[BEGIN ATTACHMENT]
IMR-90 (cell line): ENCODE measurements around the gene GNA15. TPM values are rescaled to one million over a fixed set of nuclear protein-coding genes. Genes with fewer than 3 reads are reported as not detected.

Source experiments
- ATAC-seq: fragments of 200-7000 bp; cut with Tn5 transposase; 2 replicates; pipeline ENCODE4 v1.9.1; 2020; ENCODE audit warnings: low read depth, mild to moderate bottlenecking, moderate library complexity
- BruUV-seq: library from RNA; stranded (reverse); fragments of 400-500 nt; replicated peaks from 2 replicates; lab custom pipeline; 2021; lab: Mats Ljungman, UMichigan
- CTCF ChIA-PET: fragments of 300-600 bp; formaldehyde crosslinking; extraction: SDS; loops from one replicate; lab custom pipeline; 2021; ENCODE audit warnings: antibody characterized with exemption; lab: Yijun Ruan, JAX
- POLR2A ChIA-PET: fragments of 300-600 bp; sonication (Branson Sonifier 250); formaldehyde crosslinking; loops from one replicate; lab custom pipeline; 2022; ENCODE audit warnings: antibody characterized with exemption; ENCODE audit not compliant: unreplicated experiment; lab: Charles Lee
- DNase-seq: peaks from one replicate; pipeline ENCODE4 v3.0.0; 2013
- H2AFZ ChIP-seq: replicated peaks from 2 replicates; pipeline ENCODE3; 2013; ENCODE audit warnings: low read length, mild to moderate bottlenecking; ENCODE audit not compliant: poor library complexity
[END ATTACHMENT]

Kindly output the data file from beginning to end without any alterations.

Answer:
IMR-90 (cell line): ENCODE measurements around the gene GNA15. TPM values are rescaled to one million over a fixed set of nuclear protein-coding genes. Genes with fewer than 3 reads are reported as not detected.

Source experiments
- ATAC-seq: fragments of 200-7000 bp; cut with Tn5 transposase; 2 replicates; pipeline ENCODE4 v1.9.1; 2020; ENCODE audit warnings: low read depth, mild to moderate bottlenecking, moderate library complexity
- BruUV-seq: library from RNA; stranded (reverse); fragments of 400-500 nt; replicated peaks from 2 replicates; lab custom pipeline; 2021; lab: Mats Ljungman, UMichigan
- CTCF ChIA-PET: fragments of 300-600 bp; formaldehyde crosslinking; extraction: SDS; loops from one replicate; lab custom pipeline; 2021; ENCODE audit warnings: antibody characterized with exemption; lab: Yijun Ruan, JAX
- POLR2A ChIA-PET: fragments of 300-600 bp; sonication (Branson Sonifier 250); formaldehyde crosslinking; loops from one replicate; lab custom pipeline; 2022; ENCODE audit warnings: antibody characterized with exemption; ENCODE audit not compliant: unreplicated experiment; lab: Charles Lee
- DNase-seq: peaks from one replicate; pipeline ENCODE4 v3.0.0; 2013
- H2AFZ ChIP-seq: replicated peaks from 2 replicates; pipeline ENCODE3; 2013; ENCODE audit warnings: low read length, mild to moderate bottlenecking; ENCODE audit not compliant: poor library complexity